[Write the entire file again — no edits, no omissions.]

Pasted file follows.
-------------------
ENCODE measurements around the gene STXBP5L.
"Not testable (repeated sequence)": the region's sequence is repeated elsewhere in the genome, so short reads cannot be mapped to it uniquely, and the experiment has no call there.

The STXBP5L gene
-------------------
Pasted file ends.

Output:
ENCODE measurements around the gene STXBP5L.
"Not testable (repeated sequence)": the region's sequence is repeated elsewhere in the genome, so short reads cannot be mapped to it uniquely, and the experiment has no call there.

The STXBP5L gene